A new report published by The New York Times casts doubts on how forthright General Motors was with federal regulators over a defective ignition switch that the automaker has linked to 13 deaths over the last 10 years.

The article gives the example of a car crash that killed Gene Erickson along a rural Texas road. The Saturn Ion in which he was traveling swerved into a tree and the airbags failed.

When the question arose as to why the airbags failed, GM told the National Highway Traffic Safety Administration (NHTSA) that it could not provide the answers.

But, just a month earlier, a GM engineer had concluded in an internal evaluation that the Ion had most likely lost power, disabling its airbags. GM’s forthrightness with the authorities is at the heart of a criminal investigation launched by the Justice Department.

Prosecutors are looking into whether the automaker covered up a deadly defect, which has also left many people injured.

Track Record of Evasiveness

The New York Times has obtained a number of documents through the Freedom of Information Act, which show that GM found every possible excuse to stay away from answering critical questions about the ignition defects.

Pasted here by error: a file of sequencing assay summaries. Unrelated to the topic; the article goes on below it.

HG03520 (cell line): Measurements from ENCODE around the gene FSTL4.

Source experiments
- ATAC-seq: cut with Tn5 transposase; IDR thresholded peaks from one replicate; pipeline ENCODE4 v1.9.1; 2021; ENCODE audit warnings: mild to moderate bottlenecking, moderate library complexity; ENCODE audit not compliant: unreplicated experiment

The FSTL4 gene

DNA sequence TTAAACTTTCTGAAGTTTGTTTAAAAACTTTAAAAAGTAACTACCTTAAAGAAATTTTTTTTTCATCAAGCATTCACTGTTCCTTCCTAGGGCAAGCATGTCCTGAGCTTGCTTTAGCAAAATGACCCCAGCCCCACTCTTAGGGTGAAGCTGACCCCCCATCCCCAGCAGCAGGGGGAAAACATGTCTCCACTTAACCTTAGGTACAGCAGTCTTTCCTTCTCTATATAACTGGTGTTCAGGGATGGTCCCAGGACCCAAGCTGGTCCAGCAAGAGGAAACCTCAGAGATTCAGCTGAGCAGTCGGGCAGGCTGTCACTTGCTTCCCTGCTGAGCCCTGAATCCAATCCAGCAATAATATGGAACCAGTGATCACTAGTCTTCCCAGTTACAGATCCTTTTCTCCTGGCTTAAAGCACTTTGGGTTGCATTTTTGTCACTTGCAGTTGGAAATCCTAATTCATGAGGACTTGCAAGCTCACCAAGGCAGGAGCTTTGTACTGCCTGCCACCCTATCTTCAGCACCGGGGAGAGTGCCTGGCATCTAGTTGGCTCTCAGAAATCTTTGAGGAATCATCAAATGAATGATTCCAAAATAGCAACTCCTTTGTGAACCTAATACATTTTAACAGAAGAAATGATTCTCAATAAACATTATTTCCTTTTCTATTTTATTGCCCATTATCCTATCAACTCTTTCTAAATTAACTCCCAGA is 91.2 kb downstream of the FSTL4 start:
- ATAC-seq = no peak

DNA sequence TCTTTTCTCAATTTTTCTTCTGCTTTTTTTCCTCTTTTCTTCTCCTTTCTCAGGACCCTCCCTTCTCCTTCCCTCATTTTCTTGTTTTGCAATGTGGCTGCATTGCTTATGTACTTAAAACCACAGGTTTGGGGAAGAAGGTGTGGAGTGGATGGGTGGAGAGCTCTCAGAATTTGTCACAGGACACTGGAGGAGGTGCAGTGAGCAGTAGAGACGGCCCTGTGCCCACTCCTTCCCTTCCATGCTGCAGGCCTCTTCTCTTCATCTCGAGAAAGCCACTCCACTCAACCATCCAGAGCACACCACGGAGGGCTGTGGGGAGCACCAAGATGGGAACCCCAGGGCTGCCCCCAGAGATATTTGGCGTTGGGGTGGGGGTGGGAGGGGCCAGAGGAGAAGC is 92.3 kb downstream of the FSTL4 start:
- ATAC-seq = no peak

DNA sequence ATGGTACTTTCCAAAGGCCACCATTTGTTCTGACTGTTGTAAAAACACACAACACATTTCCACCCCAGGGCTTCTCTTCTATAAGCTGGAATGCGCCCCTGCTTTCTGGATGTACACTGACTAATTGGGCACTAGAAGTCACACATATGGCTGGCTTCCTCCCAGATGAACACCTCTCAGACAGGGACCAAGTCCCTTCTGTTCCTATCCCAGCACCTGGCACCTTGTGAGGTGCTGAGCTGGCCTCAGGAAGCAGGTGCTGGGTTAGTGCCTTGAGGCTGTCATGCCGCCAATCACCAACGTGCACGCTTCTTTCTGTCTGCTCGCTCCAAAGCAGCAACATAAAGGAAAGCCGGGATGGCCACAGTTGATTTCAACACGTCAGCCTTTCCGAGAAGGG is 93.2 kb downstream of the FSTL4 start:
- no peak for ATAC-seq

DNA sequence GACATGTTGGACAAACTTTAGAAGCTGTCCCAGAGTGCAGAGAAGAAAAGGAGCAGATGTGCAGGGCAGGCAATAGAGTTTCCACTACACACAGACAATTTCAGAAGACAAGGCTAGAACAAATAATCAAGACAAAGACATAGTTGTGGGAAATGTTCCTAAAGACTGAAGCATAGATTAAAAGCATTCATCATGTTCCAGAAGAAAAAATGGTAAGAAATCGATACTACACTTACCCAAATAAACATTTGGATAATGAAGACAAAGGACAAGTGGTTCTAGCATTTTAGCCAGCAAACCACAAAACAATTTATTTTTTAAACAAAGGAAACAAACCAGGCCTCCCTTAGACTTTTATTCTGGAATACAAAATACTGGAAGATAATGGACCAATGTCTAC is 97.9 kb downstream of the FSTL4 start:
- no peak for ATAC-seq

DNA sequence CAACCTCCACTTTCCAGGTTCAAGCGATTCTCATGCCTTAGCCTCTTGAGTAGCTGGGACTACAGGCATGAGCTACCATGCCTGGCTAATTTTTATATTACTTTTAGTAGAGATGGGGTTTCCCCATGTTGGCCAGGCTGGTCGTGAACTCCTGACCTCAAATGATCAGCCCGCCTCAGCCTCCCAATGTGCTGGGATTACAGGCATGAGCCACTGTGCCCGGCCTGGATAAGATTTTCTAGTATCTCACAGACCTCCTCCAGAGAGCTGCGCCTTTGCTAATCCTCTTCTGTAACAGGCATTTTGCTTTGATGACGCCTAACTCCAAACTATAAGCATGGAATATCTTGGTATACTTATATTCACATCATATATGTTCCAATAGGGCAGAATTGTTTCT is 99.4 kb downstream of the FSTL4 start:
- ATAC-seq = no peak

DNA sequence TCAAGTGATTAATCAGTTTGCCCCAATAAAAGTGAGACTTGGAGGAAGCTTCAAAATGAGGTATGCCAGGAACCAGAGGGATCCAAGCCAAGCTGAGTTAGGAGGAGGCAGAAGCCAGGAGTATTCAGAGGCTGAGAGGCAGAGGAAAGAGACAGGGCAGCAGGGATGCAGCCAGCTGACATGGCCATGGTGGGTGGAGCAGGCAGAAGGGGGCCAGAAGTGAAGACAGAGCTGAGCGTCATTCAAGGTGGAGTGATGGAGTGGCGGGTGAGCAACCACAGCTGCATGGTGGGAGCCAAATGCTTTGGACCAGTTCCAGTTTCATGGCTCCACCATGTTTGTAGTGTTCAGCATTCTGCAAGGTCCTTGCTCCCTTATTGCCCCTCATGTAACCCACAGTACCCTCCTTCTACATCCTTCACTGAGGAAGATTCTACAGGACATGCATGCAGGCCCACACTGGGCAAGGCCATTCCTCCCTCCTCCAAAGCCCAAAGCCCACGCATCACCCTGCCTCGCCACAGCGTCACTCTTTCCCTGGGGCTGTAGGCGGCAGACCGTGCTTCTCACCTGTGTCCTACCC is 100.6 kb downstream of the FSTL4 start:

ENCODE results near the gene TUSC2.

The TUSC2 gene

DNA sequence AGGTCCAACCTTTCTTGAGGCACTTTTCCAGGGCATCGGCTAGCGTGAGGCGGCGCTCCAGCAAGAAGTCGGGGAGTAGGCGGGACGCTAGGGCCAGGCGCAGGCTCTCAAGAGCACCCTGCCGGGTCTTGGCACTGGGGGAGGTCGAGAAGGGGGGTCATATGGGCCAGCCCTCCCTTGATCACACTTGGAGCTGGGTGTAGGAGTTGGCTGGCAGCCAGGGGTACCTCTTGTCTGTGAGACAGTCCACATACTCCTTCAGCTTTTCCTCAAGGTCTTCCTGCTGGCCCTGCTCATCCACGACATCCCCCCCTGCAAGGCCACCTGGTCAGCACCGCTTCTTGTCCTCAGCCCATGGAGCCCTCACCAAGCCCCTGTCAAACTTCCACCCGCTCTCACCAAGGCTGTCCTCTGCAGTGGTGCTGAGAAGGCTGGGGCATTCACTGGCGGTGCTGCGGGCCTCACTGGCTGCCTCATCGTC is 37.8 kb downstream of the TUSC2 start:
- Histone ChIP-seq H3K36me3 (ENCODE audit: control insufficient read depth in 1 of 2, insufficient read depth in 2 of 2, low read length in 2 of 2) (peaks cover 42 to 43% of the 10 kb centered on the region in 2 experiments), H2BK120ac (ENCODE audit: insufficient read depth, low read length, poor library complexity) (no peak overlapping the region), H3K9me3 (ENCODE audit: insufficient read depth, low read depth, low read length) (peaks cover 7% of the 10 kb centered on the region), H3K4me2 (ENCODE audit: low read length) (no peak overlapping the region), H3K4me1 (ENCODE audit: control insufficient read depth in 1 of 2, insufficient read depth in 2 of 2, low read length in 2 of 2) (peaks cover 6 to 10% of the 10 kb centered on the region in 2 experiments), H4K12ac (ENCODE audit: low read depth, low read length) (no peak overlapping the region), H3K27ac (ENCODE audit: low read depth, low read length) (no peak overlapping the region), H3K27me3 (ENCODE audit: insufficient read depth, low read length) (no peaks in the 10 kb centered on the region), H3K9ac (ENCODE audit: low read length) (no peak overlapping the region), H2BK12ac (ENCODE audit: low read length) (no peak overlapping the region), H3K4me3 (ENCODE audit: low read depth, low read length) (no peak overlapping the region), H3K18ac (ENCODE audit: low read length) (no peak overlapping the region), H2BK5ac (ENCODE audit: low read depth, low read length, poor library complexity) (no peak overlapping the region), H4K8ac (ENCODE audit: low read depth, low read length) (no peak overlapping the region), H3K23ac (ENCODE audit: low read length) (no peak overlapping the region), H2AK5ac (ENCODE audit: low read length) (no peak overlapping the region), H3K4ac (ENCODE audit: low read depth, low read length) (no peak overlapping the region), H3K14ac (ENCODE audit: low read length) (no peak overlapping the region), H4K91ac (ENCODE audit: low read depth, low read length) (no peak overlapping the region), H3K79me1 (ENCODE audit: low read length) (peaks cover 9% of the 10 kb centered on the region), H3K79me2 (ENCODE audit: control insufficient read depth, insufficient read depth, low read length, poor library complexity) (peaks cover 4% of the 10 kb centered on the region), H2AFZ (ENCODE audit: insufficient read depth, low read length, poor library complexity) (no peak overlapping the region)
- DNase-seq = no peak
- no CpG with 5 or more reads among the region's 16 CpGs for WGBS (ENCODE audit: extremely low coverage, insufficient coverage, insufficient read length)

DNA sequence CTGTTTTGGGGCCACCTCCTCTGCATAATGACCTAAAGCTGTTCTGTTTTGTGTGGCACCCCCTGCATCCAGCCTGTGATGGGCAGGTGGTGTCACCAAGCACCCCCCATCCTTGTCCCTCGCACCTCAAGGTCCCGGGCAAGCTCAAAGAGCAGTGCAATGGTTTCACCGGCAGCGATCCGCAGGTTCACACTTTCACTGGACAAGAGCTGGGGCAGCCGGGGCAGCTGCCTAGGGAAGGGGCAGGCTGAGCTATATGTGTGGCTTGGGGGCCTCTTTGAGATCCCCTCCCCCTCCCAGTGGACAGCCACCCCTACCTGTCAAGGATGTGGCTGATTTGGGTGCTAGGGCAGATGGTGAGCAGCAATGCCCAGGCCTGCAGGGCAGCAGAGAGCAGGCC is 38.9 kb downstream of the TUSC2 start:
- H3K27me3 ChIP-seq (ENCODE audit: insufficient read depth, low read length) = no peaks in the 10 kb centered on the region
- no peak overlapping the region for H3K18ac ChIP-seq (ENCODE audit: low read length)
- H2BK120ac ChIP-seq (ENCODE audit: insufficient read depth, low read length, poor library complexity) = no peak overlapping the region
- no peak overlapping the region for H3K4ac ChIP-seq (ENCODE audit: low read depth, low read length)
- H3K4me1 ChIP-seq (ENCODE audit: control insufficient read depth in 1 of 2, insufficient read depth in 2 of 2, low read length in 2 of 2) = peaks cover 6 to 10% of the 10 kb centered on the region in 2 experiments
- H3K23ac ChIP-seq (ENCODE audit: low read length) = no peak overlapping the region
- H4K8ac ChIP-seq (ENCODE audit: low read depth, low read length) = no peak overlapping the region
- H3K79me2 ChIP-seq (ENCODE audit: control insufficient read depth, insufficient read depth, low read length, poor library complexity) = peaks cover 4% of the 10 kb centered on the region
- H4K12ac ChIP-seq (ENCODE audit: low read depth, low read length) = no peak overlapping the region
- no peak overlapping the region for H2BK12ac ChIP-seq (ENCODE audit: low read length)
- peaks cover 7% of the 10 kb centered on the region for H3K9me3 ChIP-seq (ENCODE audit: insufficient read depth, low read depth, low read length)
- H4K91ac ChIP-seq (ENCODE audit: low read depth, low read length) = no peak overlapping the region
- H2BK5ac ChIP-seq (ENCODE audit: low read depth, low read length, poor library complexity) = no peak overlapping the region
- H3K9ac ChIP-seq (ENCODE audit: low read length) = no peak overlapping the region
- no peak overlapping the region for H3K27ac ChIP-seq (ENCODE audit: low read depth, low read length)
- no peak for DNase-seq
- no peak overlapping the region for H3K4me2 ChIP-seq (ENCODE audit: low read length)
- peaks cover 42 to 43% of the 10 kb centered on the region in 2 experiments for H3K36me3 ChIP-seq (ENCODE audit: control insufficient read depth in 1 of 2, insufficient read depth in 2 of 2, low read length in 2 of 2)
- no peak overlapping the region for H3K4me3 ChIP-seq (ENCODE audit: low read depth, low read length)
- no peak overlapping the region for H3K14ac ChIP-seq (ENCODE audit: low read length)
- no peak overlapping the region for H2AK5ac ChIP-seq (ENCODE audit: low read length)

In Erickson’s case, the company repeatedly found a way not to answer the simple question of why the airbags failed and what led to the crash.

In at least three fatal crash cases including Erickson’s, GM said it had not evaluated the cause. In another fatal crash, GM said it did not provide answers due to attorney-client privilege. In other cases, the answer was more curt: “GM opts not to respond.”

These responses or non-responses were provided despite the automaker’s knowledge of the auto defects that led to the fatal crashes.

Need for Accountability

This report by the New York Times is absolutely alarming. It sheds light on how both General Motors and those charged with overseeing the company and the auto industry fell short when it came to protecting the public.

General Motors was clearly not forthright with the authorities and officials failed to be rigorous about the GM inquiries.

GM put profits before people. In the end, it was the consumer who paid the ultimate price. We hope justice is served eventually.

We hope those who were injured and those who lost loved ones at least receive monetary compensation for their losses and that General Motors is held accountable for its reckless disregard for public safety.